I believe there is both a benevalant creator and also another being that is just the opposite, I could and have often cried at some of the events that have occured on earth but many are self inflicted by man and others I feel brought about by conflicts between things we do not understand.
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Re: Do we really know how intelligent animals are?

Post by astra on Wed Mar 21, 2012 2:11 pm

Back to the subject! :


I am surprised EVERY day by him on the left. He will make situations happen, and the ultimate end game is a reward, to which he is 100% successful! I accidentally cut too deep when clipping his claws an YES there was pain (No use some septs saying only humans feel pain)

It seems to me that some people deny that animals have feelings/intelligence to excuse their own dastardly existance!

Edit -

We KNOW how unintelligent humans are! (or perport to be)

Try telling someone out there that their dog is a sentient intelligent mammal just like wot they is. I wager you get an indignant instinctive "he's not" or "I'm not" before the penny drops. It is really easy to shake some people out of their tree!
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Re: Do we really know how intelligent animals are?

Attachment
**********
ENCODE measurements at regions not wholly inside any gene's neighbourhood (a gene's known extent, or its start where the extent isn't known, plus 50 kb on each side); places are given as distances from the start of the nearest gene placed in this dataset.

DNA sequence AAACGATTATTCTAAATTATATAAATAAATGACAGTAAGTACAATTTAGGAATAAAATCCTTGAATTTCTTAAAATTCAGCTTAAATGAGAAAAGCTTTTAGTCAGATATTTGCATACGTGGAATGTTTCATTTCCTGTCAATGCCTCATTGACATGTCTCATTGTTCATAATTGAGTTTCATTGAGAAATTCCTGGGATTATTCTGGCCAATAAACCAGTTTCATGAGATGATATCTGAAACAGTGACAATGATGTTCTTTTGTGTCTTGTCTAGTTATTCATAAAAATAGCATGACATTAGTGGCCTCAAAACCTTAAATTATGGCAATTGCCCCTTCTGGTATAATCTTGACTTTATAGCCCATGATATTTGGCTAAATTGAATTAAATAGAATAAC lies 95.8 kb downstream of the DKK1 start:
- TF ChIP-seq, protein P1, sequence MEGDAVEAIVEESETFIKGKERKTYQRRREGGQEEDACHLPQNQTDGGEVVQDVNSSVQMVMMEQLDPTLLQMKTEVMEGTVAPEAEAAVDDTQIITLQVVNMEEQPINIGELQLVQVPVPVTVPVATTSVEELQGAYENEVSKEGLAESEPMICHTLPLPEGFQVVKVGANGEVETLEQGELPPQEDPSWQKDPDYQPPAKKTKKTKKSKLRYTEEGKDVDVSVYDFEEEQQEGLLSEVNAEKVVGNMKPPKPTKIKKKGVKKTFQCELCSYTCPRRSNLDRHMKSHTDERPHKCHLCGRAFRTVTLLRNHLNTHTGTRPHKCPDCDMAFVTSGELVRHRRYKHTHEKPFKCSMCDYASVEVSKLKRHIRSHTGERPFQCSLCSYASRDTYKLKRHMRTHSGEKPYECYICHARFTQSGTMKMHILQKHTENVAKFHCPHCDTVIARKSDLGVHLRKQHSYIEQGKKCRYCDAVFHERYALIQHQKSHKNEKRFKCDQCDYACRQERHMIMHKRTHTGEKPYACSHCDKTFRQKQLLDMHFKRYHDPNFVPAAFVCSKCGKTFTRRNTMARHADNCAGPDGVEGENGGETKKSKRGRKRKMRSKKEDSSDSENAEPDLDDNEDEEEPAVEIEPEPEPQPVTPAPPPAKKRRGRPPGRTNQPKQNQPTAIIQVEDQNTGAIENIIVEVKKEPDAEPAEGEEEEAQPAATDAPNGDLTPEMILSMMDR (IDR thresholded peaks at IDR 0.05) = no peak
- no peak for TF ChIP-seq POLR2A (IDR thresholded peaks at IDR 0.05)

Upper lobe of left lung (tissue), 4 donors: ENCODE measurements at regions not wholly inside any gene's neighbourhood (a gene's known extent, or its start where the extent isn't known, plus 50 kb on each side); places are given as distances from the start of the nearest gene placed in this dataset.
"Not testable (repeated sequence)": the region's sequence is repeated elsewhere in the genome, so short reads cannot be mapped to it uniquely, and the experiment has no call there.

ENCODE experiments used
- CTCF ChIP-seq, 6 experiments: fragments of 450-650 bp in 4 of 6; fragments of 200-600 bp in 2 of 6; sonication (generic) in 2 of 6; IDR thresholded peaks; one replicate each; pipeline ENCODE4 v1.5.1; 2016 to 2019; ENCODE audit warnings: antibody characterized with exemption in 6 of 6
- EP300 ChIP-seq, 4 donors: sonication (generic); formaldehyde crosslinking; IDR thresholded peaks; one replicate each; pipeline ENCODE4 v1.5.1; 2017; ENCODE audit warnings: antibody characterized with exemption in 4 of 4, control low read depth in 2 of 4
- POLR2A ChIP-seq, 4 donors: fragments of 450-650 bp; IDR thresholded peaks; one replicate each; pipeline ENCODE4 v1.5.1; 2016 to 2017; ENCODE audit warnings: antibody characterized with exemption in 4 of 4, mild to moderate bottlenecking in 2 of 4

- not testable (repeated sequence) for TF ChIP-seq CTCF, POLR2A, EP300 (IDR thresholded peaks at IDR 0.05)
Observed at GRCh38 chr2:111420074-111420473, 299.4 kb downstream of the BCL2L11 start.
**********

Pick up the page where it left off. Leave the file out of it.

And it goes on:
Post by trevorw2539 on Wed Mar 21, 2012 5:33 pm

papaumau Quote

I think that we can "believe" anything we want to believe but the mathematical chances of there being life superior to ours somewhere in the universe is virtually a certainty. Whether these super-races will ever break the distance problem off travelling in space so that they can come here and enslave us or not is another great question that we will not have the answer to until they arrive and start to treat us like we treat the apes.


Absolutely. The only problem I have when discussing this is simple. WHO are they? WHAT are they? WHERE are they?

We are limited by our knowledge/lack of knowledge of science.

I'm always amused by the climax of Hitch-hikers Guide to the Galaxy. The mice are in charge.

Now that is just a story, but it should remind us that we are beings who have developed to cope with Earths position and circumstances.

We always assume that every life form must be carbon based because that's all we know.

Without bringing religion into it, how do we know there aren't 'spirits', apart from the bottled ones. How do we know that there aren't creatures that are controlling us. Or who have set us on a path and left us to find our own way. (2001 - A Space Odyssey - 3 great films) What lifeforms might we find out there, and would we recognise them if we could even see them?

We really are arrogant if we think we are the only, and greatest, creatures in the Universe.

WhatI am trying to say, not very well, is that we do not know!

But then, what do I know.
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Re: Do we really know how intelligent animals are?

Post by Papaumau on Thu Mar 22, 2012 12:49 pm


polyglide wrote:To just cover two points, one regarding the future of mankind.

Take a long look at the present situation in the world today and then see if you can see any real long term future if the Middle East and the Muslim problems are not solved.